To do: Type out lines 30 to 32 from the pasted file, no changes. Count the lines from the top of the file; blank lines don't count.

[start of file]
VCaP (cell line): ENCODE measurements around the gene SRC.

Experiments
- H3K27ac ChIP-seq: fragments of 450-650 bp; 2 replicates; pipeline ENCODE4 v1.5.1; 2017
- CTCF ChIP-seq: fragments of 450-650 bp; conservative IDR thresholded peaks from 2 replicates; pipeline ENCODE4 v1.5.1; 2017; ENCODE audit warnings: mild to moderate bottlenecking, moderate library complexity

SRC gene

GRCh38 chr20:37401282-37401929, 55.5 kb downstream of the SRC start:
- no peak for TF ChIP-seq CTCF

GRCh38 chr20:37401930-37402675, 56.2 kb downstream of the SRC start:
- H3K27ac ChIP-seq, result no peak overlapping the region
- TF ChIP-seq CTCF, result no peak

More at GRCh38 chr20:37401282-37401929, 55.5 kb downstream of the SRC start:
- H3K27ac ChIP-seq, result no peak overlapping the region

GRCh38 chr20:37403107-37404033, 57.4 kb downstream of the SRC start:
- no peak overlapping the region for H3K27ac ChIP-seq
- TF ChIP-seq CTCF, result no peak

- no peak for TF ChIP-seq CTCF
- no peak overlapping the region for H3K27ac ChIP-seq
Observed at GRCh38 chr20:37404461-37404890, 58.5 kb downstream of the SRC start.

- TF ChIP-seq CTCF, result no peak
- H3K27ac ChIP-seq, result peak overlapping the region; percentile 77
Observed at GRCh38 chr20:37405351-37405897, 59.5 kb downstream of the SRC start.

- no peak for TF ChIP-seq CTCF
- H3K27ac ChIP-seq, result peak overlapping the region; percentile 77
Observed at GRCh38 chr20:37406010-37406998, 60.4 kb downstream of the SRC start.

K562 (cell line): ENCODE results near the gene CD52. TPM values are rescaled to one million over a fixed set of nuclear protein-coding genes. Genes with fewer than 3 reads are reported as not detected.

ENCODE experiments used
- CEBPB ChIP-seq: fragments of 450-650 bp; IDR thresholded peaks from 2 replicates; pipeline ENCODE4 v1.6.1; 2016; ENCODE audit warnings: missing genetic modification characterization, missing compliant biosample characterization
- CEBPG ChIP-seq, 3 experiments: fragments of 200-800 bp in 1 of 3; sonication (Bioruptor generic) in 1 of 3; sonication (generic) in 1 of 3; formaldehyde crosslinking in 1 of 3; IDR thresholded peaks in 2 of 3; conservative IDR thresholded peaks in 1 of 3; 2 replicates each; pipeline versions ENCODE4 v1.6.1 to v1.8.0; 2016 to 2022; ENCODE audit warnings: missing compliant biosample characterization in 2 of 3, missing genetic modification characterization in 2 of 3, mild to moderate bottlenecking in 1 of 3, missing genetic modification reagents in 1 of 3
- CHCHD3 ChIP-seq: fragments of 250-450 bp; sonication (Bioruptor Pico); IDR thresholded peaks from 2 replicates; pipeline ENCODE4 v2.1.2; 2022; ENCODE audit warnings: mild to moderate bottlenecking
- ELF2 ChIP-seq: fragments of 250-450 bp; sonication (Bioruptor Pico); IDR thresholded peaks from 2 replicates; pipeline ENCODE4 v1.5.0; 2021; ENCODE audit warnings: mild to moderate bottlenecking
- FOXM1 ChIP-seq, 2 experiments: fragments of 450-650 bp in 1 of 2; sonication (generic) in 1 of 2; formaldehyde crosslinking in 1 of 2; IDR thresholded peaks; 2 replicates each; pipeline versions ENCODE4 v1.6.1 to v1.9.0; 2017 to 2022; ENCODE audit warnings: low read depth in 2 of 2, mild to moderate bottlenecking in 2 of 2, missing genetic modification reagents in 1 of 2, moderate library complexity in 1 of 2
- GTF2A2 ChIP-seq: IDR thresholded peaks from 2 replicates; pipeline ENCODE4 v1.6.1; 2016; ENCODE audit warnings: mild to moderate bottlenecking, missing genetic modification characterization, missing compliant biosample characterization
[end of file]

- ELF2 ChIP-seq: fragments of 250-450 bp; sonication (Bioruptor Pico); IDR thresholded peaks from 2 replicates; pipeline ENCODE4 v1.5.0; 2021; ENCODE audit warnings: mild to moderate bottlenecking
- FOXM1 ChIP-seq, 2 experiments: fragments of 450-650 bp in 1 of 2; sonication (generic) in 1 of 2; formaldehyde crosslinking in 1 of 2; IDR thresholded peaks; 2 replicates each; pipeline versions ENCODE4 v1.6.1 to v1.9.0; 2017 to 2022; ENCODE audit warnings: low read depth in 2 of 2, mild to moderate bottlenecking in 2 of 2, missing genetic modification reagents in 1 of 2, moderate library complexity in 1 of 2
- GTF2A2 ChIP-seq: IDR thresholded peaks from 2 replicates; pipeline ENCODE4 v1.6.1; 2016; ENCODE audit warnings: mild to moderate bottlenecking, missing genetic modification characterization, missing compliant biosample characterization